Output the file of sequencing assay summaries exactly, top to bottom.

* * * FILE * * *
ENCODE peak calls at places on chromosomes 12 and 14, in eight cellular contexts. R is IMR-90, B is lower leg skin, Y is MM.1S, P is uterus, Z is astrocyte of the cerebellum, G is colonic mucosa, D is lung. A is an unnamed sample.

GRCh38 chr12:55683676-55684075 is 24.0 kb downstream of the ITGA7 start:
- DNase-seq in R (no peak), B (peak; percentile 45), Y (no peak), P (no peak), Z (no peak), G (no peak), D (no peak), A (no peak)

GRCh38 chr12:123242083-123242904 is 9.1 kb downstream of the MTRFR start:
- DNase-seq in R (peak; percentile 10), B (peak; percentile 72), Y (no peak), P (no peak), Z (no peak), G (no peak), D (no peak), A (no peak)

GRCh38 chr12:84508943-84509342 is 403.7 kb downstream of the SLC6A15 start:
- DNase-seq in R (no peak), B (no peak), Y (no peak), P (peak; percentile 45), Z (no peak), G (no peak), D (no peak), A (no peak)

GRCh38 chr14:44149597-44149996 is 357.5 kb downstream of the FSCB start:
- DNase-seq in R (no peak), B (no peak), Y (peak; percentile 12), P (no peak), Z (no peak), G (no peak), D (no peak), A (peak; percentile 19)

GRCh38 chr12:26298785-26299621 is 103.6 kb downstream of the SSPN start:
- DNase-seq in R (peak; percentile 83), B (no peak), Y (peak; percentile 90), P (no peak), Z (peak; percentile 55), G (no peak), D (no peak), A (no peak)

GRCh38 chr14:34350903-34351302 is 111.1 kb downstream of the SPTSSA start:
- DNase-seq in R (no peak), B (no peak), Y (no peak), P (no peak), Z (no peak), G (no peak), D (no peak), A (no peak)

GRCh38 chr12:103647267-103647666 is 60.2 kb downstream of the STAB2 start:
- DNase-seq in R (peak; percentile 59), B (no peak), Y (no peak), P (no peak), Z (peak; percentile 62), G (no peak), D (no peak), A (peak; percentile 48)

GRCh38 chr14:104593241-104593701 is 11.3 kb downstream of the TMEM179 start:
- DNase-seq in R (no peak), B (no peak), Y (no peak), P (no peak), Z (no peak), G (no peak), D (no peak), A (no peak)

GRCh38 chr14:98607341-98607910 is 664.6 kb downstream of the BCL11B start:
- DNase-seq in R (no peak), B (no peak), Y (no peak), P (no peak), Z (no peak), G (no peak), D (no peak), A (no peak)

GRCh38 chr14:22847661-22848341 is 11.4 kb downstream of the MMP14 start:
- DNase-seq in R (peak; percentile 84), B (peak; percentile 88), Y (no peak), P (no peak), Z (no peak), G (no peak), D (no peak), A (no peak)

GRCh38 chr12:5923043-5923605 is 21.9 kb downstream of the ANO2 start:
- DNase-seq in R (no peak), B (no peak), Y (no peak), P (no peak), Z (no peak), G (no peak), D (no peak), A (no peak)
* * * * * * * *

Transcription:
ENCODE peak calls at places on chromosomes 12 and 14, in eight cellular contexts. R is IMR-90, B is lower leg skin, Y is MM.1S, P is uterus, Z is astrocyte of the cerebellum, G is colonic mucosa, D is lung. A is an unnamed sample.

GRCh38 chr12:55683676-55684075 is 24.0 kb downstream of the ITGA7 start:
- DNase-seq in R (no peak), B (peak; percentile 45), Y (no peak), P (no peak), Z (no peak), G (no peak), D (no peak), A (no peak)

GRCh38 chr12:123242083-123242904 is 9.1 kb downstream of the MTRFR start:
- DNase-seq in R (peak; percentile 10), B (peak; percentile 72), Y (no peak), P (no peak), Z (no peak), G (no peak), D (no peak), A (no peak)

GRCh38 chr12:84508943-84509342 is 403.7 kb downstream of the SLC6A15 start:
- DNase-seq in R (no peak), B (no peak), Y (no peak), P (peak; percentile 45), Z (no peak), G (no peak), D (no peak), A (no peak)

GRCh38 chr14:44149597-44149996 is 357.5 kb downstream of the FSCB start:
- DNase-seq in R (no peak), B (no peak), Y (peak; percentile 12), P (no peak), Z (no peak), G (no peak), D (no peak), A (peak; percentile 19)

GRCh38 chr12:26298785-26299621 is 103.6 kb downstream of the SSPN start:
- DNase-seq in R (peak; percentile 83), B (no peak), Y (peak; percentile 90), P (no peak), Z (peak; percentile 55), G (no peak), D (no peak), A (no peak)

GRCh38 chr14:34350903-34351302 is 111.1 kb downstream of the SPTSSA start:
- DNase-seq in R (no peak), B (no peak), Y (no peak), P (no peak), Z (no peak), G (no peak), D (no peak), A (no peak)

GRCh38 chr12:103647267-103647666 is 60.2 kb downstream of the STAB2 start:
- DNase-seq in R (peak; percentile 59), B (no peak), Y (no peak), P (no peak), Z (peak; percentile 62), G (no peak), D (no peak), A (peak; percentile 48)

GRCh38 chr14:104593241-104593701 is 11.3 kb downstream of the TMEM179 start:
- DNase-seq in R (no peak), B (no peak), Y (no peak), P (no peak), Z (no peak), G (no peak), D (no peak), A (no peak)

GRCh38 chr14:98607341-98607910 is 664.6 kb downstream of the BCL11B start:
- DNase-seq in R (no peak), B (no peak), Y (no peak), P (no peak), Z (no peak), G (no peak), D (no peak), A (no peak)

GRCh38 chr14:22847661-22848341 is 11.4 kb downstream of the MMP14 start:
- DNase-seq in R (peak; percentile 84), B (peak; percentile 88), Y (no peak), P (no peak), Z (no peak), G (no peak), D (no peak), A (no peak)

GRCh38 chr12:5923043-5923605 is 21.9 kb downstream of the ANO2 start:
- DNase-seq in R (no peak), B (no peak), Y (no peak), P (no peak), Z (no peak), G (no peak), D (no peak), A (no peak)